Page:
If you like Antarctic history, you’ll love THE ENDURANCE.
Chock-full of extensive historical content and amazing footage, THE ENDURANCE provides solid documentation of Irishman Ernest Shackleton’s 1914
expedition to the South Pole.
Shackleton, a man with an extraordinary obsession for exploration, placed an ad in the newspaper saying, “Men Wanted for Hazardous Journey.” He had
previously led two unsuccessful journeys to claim the South Pole. At age 40, this was his last chance. The Norwegians had won the honor of actually discovering
the Pole prior to this, his third trip. Ouch! That had to hurt.
The film bears the name of the three-masted wooden sailing ship that the 28-man crew navigated. Unfortunately, the ship got stuck in the ice on the way, just one
day’s sail away from the Antarctic continent. The men were missing in action for nearly two years, as World War I swept over the European continent.
THE ENDURANCE opens with testimonials from children and grandchildren of the men on the expedition, who are all really, really old now. Though some of
them are a little hard to understand, this does serve to set the time period well. The beginning and middle of the film flow nicely as the characters and story are
From there, it’s a series of new footage of breathtaking Irish, Scottish and English seascapes, coupled with remarkable vintage footage of the voyage. The latter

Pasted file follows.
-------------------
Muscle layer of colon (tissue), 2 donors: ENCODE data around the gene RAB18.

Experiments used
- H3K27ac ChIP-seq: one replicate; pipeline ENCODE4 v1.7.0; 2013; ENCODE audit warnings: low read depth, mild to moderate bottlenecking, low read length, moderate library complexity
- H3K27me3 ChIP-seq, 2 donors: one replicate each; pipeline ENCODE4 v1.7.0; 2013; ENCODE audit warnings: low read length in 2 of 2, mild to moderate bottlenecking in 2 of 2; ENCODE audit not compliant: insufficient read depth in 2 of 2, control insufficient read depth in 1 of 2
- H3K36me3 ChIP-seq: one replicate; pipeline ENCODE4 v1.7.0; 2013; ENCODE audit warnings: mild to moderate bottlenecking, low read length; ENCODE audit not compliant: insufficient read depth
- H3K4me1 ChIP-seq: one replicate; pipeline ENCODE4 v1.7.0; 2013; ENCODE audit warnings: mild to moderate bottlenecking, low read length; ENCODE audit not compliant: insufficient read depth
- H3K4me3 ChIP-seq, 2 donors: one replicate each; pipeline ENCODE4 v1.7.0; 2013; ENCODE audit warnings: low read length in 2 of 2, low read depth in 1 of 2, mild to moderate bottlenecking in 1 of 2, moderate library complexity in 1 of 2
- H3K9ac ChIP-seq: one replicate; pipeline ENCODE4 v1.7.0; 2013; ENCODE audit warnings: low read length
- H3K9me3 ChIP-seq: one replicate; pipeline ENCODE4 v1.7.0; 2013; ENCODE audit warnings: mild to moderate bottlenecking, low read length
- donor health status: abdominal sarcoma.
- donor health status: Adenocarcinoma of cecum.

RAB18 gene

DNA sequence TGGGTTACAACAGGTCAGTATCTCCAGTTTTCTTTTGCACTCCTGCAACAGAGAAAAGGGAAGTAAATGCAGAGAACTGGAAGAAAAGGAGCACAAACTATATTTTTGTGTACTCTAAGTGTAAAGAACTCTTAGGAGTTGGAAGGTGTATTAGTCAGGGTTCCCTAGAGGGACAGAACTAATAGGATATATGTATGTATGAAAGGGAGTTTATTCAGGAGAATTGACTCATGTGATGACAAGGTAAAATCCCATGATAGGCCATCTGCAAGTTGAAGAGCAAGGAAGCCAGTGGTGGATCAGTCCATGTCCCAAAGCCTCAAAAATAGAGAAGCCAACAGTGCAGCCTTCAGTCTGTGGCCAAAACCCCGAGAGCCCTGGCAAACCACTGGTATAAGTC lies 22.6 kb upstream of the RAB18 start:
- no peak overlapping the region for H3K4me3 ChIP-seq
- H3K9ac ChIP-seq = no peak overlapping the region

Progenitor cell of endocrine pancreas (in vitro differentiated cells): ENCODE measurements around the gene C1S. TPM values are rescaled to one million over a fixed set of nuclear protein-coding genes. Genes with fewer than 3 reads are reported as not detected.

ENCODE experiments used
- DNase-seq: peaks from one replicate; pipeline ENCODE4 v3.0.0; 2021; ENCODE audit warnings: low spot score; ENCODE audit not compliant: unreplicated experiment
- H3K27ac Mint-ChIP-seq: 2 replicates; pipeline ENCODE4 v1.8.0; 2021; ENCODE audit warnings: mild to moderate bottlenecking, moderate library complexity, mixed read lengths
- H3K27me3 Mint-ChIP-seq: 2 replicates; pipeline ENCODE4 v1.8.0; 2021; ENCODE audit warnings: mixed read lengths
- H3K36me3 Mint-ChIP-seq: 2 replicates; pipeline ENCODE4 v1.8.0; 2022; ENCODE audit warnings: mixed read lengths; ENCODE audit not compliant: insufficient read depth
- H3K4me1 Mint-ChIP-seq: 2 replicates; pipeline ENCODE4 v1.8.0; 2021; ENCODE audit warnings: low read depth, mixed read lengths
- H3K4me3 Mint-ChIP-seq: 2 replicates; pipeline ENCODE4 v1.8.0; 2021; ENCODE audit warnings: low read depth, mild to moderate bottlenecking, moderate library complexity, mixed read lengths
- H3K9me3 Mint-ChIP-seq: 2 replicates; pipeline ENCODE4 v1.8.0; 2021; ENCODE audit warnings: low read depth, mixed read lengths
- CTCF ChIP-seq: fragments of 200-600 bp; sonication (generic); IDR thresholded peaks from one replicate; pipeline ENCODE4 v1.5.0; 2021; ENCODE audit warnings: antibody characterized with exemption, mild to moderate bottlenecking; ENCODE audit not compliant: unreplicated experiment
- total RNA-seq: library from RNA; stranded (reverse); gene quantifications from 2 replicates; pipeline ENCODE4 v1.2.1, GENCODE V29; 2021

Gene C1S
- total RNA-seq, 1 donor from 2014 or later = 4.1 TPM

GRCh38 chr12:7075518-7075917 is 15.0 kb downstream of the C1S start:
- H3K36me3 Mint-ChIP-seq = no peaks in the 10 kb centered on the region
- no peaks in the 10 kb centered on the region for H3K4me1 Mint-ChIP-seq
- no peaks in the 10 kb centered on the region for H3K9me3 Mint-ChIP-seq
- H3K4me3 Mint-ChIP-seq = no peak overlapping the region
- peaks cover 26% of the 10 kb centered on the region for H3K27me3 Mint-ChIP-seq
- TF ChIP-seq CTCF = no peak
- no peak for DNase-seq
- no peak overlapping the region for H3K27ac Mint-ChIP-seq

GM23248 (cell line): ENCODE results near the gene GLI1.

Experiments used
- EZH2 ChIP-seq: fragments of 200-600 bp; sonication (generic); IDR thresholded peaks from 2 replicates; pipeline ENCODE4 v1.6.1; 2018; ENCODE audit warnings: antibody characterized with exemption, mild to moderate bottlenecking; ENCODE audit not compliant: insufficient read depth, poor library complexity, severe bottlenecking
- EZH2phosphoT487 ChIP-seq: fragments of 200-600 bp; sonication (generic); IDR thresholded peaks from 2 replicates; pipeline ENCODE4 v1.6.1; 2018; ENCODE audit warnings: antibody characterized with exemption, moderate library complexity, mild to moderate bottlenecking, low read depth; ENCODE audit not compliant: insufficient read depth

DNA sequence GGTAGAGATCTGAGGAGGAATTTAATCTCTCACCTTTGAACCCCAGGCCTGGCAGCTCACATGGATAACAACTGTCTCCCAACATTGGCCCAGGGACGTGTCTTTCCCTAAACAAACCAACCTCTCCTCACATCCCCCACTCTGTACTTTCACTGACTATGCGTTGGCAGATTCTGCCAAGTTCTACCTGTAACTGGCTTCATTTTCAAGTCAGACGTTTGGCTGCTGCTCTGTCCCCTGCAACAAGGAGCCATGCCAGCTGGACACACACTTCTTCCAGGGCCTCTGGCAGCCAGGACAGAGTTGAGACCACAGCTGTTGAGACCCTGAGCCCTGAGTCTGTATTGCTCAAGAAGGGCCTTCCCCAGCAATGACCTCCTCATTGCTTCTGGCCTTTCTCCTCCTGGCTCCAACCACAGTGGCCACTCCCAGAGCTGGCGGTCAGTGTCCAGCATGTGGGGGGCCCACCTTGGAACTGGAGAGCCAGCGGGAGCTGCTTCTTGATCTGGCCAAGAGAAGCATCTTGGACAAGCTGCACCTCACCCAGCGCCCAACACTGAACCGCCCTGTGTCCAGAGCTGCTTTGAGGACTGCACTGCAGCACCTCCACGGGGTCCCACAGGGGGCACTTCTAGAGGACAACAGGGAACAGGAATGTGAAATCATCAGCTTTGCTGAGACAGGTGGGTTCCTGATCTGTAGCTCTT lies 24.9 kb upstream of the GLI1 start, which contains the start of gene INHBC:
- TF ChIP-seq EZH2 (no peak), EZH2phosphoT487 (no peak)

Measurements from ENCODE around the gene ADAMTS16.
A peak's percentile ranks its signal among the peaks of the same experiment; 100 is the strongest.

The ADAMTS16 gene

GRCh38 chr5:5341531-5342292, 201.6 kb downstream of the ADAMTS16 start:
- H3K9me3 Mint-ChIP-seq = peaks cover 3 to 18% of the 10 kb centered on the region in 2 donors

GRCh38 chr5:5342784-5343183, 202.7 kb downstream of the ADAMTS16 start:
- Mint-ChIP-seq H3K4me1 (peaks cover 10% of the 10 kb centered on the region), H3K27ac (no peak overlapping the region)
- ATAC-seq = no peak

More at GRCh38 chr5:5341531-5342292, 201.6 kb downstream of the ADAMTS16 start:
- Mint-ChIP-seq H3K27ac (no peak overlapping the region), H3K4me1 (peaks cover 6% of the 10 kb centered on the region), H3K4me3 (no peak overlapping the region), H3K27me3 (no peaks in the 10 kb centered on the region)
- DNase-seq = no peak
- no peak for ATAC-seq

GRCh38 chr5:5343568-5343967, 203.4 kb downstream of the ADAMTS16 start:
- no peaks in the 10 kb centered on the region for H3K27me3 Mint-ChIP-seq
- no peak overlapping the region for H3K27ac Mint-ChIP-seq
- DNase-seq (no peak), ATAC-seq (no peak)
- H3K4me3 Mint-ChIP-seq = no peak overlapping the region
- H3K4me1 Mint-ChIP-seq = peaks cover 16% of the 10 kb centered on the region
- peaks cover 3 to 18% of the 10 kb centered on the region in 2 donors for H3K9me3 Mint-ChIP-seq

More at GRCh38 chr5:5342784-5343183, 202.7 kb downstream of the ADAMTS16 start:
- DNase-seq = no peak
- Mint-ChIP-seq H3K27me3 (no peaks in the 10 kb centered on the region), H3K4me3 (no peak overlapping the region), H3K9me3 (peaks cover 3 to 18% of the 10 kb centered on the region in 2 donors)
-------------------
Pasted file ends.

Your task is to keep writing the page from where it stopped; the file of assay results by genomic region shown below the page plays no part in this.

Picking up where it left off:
was captured by Frank Hurley, an Australian photographer and cinematographer who went along for the ride. Periodic readings of candid crew members’ diary
entries add to the reality of the catastrophic event.
THE ENDURANCE is sort of like “Castaway” for real, without the cheesy love story. Although, it might have been nice to have a little more love in the film.
George Butler, the man we have to thank for introducing Arnold Schwarzenegger to the international film world, fails at conveying the roots of Shackleton’s vision
to the audience. We are left to decide for ourselves whether Shackleton is a sublime optimist or an ignorant adventurer. In other words, the documentary is well
framed, but the interior is lacking a bit.
The concluding portion of THE ENDURANCE disappointed me a bit. After their long, treacherous journey is over, there is an all-too-brief segment on what
happened to the men. We are told that most entered WWI after their return, but are left wondering how the amazing escapade affected their lives, short-term or